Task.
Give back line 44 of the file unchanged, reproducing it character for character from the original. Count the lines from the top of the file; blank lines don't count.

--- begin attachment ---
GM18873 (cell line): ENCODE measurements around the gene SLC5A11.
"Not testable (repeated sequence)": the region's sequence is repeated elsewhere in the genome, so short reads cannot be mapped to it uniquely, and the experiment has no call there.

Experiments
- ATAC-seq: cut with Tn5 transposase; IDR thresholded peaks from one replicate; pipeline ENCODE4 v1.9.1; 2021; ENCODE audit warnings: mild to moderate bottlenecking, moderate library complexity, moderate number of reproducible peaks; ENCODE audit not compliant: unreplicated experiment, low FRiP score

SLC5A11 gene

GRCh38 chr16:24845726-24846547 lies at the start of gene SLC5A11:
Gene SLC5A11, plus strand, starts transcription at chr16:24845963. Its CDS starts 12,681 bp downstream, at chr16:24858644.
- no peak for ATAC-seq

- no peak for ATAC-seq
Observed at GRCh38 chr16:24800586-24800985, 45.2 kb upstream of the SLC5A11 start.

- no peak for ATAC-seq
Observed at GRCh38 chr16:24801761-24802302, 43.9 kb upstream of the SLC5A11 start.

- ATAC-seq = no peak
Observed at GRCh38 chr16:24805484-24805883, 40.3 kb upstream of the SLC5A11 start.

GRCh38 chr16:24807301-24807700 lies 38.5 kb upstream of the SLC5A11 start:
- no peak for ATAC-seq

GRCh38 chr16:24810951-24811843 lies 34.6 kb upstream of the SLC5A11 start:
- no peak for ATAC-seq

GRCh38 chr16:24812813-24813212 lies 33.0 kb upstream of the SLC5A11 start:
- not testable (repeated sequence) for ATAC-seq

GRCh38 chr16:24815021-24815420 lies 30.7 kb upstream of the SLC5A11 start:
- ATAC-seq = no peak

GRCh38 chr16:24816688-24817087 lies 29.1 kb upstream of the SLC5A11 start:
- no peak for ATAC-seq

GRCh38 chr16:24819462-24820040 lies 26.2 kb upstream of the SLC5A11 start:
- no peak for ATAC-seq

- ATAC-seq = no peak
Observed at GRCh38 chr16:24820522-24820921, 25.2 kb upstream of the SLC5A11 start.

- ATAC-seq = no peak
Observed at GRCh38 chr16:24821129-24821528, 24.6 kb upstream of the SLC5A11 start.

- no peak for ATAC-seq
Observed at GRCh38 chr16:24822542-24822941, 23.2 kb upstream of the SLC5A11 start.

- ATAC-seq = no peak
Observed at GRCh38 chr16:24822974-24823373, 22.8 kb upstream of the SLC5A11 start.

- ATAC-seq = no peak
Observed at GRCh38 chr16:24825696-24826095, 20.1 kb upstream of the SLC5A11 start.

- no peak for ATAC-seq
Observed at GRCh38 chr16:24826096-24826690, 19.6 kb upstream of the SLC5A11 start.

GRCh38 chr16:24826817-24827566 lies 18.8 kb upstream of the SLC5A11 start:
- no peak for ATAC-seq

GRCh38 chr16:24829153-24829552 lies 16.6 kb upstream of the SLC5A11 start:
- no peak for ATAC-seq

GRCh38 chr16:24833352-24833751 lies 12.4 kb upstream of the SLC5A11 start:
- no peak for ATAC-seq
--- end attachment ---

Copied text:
- no peak for ATAC-seq